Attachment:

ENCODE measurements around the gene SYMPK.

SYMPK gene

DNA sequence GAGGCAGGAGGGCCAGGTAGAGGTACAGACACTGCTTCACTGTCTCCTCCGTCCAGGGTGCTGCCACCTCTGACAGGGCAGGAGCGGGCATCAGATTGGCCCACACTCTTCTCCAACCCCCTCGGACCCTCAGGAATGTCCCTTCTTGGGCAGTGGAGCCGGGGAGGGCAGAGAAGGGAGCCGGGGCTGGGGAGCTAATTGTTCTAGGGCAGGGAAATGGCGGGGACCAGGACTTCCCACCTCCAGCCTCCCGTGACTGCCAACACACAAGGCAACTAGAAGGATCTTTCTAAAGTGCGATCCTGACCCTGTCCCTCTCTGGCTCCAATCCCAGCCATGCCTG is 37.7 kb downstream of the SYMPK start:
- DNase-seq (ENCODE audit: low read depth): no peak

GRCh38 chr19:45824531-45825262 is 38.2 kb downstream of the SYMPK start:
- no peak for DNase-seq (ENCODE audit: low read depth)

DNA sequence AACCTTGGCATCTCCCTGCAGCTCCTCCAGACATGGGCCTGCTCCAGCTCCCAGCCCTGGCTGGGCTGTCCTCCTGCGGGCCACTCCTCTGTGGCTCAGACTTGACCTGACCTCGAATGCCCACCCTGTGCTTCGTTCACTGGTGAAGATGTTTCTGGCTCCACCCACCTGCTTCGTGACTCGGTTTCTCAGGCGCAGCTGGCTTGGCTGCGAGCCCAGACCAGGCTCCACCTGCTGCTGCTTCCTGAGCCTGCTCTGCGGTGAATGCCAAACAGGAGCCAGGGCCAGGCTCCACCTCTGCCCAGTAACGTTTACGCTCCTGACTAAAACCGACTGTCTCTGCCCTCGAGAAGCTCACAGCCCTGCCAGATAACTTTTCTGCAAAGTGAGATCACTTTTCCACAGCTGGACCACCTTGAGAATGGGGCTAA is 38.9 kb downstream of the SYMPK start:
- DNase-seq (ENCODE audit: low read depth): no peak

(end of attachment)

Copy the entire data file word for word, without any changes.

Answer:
ENCODE measurements around the gene SYMPK.

SYMPK gene

DNA sequence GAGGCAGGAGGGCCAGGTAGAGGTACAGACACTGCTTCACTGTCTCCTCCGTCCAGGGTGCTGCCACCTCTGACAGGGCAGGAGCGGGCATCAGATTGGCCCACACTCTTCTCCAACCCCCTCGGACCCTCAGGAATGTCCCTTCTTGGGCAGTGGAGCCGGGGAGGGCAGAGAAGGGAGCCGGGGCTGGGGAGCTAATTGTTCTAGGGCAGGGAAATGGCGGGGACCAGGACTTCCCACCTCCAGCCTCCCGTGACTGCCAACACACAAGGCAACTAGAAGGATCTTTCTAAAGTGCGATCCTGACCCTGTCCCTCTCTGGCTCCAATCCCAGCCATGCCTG is 37.7 kb downstream of the SYMPK start:
- DNase-seq (ENCODE audit: low read depth): no peak

GRCh38 chr19:45824531-45825262 is 38.2 kb downstream of the SYMPK start:
- no peak for DNase-seq (ENCODE audit: low read depth)

DNA sequence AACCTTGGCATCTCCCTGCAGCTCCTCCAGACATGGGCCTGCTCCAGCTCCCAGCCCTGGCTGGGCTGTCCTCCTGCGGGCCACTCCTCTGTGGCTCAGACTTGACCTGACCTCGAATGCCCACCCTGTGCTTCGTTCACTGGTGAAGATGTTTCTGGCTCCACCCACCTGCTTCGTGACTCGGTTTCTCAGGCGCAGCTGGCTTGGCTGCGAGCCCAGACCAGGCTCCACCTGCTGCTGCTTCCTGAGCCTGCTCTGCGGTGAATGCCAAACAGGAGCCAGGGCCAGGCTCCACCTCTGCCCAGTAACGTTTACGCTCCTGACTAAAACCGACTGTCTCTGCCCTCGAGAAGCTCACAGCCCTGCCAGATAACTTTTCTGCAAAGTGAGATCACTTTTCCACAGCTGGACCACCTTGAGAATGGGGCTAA is 38.9 kb downstream of the SYMPK start:
- DNase-seq (ENCODE audit: low read depth): no peak